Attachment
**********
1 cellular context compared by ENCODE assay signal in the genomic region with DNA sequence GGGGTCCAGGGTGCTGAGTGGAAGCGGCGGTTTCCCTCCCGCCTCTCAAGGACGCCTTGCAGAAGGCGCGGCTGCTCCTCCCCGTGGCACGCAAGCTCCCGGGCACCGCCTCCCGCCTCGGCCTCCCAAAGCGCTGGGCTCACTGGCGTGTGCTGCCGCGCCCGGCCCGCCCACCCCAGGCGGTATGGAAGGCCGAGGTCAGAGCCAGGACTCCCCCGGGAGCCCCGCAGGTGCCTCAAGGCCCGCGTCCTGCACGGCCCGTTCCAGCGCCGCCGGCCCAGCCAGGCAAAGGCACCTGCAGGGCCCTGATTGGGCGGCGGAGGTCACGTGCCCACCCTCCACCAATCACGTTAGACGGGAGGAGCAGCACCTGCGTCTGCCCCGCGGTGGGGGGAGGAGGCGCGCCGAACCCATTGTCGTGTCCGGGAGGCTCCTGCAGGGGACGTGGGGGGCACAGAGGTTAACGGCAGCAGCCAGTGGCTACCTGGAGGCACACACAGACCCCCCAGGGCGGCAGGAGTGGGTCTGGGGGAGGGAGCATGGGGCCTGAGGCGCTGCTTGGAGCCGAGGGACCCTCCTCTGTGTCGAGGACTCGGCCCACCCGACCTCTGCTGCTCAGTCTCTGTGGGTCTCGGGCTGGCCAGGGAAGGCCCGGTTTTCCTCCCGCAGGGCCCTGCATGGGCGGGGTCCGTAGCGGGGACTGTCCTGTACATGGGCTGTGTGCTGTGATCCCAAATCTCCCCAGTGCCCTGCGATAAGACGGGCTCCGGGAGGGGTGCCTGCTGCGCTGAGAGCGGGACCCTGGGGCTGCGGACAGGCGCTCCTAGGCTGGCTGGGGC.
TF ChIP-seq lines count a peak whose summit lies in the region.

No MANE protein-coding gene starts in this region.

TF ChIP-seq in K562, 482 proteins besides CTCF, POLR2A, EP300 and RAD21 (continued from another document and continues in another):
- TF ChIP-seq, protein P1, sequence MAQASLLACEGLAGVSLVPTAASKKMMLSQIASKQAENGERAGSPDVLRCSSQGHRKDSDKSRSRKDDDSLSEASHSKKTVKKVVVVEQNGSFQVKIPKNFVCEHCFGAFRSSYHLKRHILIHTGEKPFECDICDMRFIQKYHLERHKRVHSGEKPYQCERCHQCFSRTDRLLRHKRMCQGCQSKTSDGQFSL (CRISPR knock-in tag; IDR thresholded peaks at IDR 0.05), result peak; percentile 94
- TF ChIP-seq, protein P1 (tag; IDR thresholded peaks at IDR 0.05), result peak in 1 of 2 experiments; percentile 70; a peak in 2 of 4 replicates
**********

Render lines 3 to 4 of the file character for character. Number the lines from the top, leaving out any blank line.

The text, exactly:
No MANE protein-coding gene starts in this region.

TF ChIP-seq in K562, 482 proteins besides CTCF, POLR2A, EP300 and RAD21 (continued from another document and continues in another):